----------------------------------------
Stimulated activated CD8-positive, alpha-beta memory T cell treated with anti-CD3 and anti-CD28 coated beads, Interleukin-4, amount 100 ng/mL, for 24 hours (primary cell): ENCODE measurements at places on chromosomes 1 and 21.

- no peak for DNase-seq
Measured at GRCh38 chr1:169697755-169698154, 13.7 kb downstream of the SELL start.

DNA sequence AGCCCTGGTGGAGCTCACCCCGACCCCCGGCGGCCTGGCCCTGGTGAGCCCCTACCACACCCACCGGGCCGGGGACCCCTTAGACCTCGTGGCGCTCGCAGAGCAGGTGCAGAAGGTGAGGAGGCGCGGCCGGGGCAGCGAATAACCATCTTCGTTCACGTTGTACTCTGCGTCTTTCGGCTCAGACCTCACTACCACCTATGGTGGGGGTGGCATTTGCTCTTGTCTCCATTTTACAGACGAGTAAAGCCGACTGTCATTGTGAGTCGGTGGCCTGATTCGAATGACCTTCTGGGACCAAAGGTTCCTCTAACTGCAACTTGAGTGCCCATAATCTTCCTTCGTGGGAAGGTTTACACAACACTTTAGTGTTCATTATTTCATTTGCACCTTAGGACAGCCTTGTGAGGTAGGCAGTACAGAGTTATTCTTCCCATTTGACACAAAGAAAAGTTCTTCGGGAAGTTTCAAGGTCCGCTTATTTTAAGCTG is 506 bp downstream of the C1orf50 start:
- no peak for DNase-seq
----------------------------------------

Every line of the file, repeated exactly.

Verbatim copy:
Stimulated activated CD8-positive, alpha-beta memory T cell treated with anti-CD3 and anti-CD28 coated beads, Interleukin-4, amount 100 ng/mL, for 24 hours (primary cell): ENCODE measurements at places on chromosomes 1 and 21.

- no peak for DNase-seq
Measured at GRCh38 chr1:169697755-169698154, 13.7 kb downstream of the SELL start.

DNA sequence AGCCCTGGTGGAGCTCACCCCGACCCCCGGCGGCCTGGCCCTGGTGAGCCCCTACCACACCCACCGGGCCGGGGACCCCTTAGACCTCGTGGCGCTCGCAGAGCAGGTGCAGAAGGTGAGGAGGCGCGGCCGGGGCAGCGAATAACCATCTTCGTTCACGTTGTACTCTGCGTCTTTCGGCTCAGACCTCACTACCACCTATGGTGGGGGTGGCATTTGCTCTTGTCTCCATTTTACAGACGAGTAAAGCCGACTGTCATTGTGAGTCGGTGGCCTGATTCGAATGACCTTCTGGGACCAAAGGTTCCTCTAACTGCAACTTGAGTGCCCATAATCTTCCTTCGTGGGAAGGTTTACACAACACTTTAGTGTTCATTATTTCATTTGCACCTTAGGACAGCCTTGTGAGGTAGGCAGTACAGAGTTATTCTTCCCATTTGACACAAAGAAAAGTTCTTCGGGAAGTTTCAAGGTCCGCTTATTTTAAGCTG is 506 bp downstream of the C1orf50 start:
- no peak for DNase-seq